My older sisters were instrumental in the killing of one of my imaginary friends. I had two imaginary friends when I was around three or four. Their names were Waldo and Scone. I have no idea where I got these names from (Scone may have come from my grandmother who baked scones). Scone had a motorbike and I can’t really remember much else about him. One day, my sisters were teasing me about Waldo and Scone. Teasing is something they were good at. I spent a lot of time crying as a result of their teasing (and so, they made up a song about how much I cried.) Anyway, I digress.
On the day that that they were teasing me about my imaginary friends – I walked out of the room, to return about a minute later to announce that Scone was dead. He had died on his motorbike in a nasty accident. My sisters thought this was hilarious.
Oh, how I adored those two sisters of mine. I couldn’t get enough of them and their abuse, even though they made me cry. To me they were all in the world that was super cool. And I longed to join them in their games which were very advanced and adult. I’m not going to detail every aspect of their terrorisation of me, but what I can say is that there were moments of respite when they were kind to me. I never knew when this was going to happen, but it was always awesome when they were. I was endlessly forgiving of them, copied them and wanted to be with them all the time. In fact, my nursery school report records that I was a bit of a loner and preferred spending time with my middle sister. To outsiders, they were fiercely protective of me, and still are. It was only they who could be mean to me. They can make me laugh like no one in the world. They can also make me furious. We still fight terribly. I still adore them.
What a strange and complicated relationship is sisterhood. My mother, who had two sisters of her own, always said that it was the most honest relationship you would ever have with someone. Her sisters slept at the hospital, when my father was sick, never leaving her side. They have cared for her when she was sick. I love watching them giggle together, like girls, when they are together.
It was my middle sister that flew to India to join me when I was travelling alone after my divorce. We spent ten days laughing, swimming and talking. We drank Lassis and bought Punjabi dresses and took very funny selfies. One of the best memories I have is of her being driven up to our hotel in a white Ambassador when she arrived in India. I have a picture of her smiling, in that car, at that moment, in my apartment.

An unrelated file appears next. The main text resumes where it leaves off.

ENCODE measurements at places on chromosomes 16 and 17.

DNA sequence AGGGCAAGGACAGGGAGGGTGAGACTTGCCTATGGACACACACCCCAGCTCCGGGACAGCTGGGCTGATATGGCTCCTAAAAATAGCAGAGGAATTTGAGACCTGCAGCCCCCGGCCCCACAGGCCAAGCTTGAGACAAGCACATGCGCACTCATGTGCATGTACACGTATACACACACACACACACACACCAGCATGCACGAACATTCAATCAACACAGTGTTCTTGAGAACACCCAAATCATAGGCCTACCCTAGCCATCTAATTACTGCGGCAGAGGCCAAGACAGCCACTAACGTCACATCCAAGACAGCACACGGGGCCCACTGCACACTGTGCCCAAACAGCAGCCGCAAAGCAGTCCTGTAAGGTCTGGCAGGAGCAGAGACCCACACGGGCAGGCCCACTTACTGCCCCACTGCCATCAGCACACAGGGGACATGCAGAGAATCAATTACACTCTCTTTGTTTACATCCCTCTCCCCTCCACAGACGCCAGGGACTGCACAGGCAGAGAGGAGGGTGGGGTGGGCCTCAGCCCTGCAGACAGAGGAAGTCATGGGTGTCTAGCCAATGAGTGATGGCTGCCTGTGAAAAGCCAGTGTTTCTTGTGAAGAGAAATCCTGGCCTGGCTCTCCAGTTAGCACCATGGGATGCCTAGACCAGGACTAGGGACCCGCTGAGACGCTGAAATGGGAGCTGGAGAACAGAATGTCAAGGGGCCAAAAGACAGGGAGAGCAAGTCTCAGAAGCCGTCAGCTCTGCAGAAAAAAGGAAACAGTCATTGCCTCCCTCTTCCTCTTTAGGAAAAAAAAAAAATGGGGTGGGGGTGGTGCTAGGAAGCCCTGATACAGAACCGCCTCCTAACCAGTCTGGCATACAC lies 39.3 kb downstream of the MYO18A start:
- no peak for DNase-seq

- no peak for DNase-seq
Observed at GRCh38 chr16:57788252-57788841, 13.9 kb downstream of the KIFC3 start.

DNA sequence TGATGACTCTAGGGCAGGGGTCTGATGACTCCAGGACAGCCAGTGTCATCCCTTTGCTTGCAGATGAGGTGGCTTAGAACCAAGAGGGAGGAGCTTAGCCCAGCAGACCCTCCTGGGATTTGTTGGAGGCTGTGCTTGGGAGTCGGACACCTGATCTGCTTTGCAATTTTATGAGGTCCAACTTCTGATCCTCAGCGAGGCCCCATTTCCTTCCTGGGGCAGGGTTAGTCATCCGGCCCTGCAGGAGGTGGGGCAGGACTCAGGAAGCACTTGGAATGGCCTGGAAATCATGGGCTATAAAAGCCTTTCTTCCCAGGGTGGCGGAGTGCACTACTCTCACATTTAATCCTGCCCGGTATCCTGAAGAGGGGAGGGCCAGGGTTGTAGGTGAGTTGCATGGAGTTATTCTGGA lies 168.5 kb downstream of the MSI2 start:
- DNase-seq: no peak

My oldest niece discovered the movie Frozen when she was very young. It is still one of her favourite movies. Frozen tells the story of Anna and Elsa who are sisters. Elsa is cursed at a young age and is told that only true love will break the curse. Elsa shuts herself off in an ice tower of her own making. It is Anna that saves her. It is True Sister Love that saves her.
I grew up believing in handsome princes rescuing princesses in towers, from witches and all bad things. I believed, as many small girls did and do, that true love would save me. And then I built a tower of my own and was stuck there for a good long while. My tower was high, terrifying and very lonely. It was my sisters who risked our relationship to rescue me. They fought bravely for me. They held me, talked to me, shouted at me and loved me. Throughout my whole life, there they have been. Persecuting me, guiding me (whether I wanted guidance or not) and supporting me.
Isn’t that the truth about all love anyway? You take the good with the bad. Scone may be gone, but I have my sisters and their steadfast, imperfect love. And I am grateful.